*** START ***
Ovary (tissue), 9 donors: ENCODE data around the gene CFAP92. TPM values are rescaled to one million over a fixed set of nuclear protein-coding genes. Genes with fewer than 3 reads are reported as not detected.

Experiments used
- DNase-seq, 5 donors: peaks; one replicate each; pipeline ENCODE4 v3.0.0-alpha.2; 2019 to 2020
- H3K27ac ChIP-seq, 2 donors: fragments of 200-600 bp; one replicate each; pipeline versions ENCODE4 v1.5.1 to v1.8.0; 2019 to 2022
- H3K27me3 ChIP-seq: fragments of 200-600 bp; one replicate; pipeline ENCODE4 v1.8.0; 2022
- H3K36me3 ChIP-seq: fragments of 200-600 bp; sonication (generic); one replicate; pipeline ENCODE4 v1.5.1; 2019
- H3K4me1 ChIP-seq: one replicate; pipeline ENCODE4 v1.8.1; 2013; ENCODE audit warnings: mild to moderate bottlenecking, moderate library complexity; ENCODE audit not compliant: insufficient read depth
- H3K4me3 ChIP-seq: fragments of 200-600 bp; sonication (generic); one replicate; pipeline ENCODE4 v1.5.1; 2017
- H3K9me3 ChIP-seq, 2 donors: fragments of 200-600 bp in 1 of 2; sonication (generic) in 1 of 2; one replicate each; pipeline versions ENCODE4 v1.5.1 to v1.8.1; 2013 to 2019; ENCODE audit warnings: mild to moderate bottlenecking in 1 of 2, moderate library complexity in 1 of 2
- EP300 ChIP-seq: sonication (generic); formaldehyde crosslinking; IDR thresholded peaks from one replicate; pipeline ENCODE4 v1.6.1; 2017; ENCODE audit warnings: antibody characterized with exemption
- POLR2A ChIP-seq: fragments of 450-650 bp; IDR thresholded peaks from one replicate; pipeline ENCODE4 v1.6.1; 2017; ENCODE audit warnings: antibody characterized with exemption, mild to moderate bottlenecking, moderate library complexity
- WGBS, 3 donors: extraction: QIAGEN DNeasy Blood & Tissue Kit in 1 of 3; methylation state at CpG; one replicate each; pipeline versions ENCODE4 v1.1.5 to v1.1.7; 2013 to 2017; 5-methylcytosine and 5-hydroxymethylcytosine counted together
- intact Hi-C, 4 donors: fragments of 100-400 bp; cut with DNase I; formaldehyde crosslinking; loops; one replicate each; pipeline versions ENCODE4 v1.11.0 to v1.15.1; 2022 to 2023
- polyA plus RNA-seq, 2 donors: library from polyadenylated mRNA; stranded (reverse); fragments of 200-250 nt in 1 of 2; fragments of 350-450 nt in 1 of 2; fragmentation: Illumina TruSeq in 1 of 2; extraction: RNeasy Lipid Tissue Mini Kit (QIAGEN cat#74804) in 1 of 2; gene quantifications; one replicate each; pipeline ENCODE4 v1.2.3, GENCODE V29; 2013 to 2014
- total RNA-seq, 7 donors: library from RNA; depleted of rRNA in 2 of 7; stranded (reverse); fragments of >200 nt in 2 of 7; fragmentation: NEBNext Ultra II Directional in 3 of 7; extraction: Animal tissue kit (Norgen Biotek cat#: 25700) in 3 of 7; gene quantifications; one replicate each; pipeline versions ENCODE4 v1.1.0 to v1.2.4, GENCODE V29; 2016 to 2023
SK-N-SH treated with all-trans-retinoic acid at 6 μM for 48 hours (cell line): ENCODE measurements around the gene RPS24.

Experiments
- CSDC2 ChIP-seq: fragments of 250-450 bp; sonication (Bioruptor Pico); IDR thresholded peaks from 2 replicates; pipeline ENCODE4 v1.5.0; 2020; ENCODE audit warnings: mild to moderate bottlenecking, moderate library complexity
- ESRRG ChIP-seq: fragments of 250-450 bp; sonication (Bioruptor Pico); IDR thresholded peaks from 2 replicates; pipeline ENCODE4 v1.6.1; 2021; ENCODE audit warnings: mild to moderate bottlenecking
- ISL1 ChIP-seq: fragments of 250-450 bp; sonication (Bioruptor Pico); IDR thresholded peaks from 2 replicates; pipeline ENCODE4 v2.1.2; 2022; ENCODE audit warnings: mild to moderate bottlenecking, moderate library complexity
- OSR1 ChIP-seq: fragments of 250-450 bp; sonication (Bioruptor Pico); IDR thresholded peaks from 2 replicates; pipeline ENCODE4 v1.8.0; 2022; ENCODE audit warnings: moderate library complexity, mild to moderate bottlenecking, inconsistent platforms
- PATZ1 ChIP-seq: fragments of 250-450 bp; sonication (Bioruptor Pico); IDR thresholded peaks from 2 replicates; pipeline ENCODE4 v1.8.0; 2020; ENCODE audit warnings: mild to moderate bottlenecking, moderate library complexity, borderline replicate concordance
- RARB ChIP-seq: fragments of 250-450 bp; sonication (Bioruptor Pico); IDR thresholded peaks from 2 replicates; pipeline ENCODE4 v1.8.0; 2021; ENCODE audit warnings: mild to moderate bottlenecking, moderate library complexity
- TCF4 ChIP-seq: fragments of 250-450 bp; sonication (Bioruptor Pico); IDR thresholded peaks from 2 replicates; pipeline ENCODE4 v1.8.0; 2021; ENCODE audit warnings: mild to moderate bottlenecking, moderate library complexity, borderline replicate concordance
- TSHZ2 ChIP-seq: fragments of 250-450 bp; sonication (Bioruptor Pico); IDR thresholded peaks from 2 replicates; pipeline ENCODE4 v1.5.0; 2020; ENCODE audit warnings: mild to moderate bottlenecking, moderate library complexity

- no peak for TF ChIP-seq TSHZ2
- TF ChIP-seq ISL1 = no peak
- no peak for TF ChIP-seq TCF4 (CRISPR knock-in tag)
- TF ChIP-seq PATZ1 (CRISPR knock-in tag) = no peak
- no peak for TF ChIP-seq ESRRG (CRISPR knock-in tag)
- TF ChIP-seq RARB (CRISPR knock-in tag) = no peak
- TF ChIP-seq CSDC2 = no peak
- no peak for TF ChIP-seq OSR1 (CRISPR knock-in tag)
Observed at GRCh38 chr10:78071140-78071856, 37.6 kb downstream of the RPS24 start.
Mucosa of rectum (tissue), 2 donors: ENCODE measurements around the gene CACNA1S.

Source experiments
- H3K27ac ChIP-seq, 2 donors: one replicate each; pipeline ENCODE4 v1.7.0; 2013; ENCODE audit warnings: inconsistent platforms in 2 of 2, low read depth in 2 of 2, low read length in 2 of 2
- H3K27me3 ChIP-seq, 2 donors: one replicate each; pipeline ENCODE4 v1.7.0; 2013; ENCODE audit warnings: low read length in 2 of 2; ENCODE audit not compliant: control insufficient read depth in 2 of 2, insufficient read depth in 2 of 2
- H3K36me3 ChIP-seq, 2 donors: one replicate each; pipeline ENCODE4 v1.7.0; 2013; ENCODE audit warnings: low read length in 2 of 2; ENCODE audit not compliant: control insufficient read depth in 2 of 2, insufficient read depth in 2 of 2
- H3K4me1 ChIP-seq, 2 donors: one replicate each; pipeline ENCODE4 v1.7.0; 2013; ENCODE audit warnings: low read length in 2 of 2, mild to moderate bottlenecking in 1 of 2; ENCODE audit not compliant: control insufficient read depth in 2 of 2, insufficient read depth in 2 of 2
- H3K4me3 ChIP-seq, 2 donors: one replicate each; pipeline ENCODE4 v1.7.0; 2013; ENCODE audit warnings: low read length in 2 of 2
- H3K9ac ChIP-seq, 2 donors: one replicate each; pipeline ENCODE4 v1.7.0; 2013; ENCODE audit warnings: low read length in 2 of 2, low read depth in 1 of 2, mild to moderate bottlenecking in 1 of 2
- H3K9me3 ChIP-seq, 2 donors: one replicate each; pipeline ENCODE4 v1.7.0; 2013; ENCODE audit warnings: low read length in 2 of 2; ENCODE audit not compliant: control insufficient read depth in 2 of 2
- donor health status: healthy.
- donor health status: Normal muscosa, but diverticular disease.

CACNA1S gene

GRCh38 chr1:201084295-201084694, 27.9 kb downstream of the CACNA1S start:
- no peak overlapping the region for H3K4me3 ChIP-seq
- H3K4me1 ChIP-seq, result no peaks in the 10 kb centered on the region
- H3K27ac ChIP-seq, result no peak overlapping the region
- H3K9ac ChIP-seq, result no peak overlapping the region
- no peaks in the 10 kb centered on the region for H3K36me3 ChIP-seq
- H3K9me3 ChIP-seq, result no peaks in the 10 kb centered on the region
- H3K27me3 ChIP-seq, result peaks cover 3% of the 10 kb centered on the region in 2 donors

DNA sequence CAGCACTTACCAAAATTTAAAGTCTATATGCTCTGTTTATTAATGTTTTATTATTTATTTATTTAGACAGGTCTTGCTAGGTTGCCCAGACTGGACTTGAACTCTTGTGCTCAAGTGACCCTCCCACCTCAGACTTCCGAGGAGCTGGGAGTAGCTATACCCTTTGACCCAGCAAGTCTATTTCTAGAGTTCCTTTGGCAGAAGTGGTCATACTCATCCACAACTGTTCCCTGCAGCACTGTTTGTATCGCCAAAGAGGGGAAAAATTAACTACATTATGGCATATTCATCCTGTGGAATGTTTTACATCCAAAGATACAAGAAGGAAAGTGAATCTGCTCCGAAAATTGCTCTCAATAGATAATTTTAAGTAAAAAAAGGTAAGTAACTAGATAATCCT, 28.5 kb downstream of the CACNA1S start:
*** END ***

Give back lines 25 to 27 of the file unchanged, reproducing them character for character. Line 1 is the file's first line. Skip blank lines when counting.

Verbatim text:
- TSHZ2 ChIP-seq: fragments of 250-450 bp; sonication (Bioruptor Pico); IDR thresholded peaks from 2 replicates; pipeline ENCODE4 v1.5.0; 2020; ENCODE audit warnings: mild to moderate bottlenecking, moderate library complexity

- no peak for TF ChIP-seq TSHZ2
- TF ChIP-seq ISL1 = no peak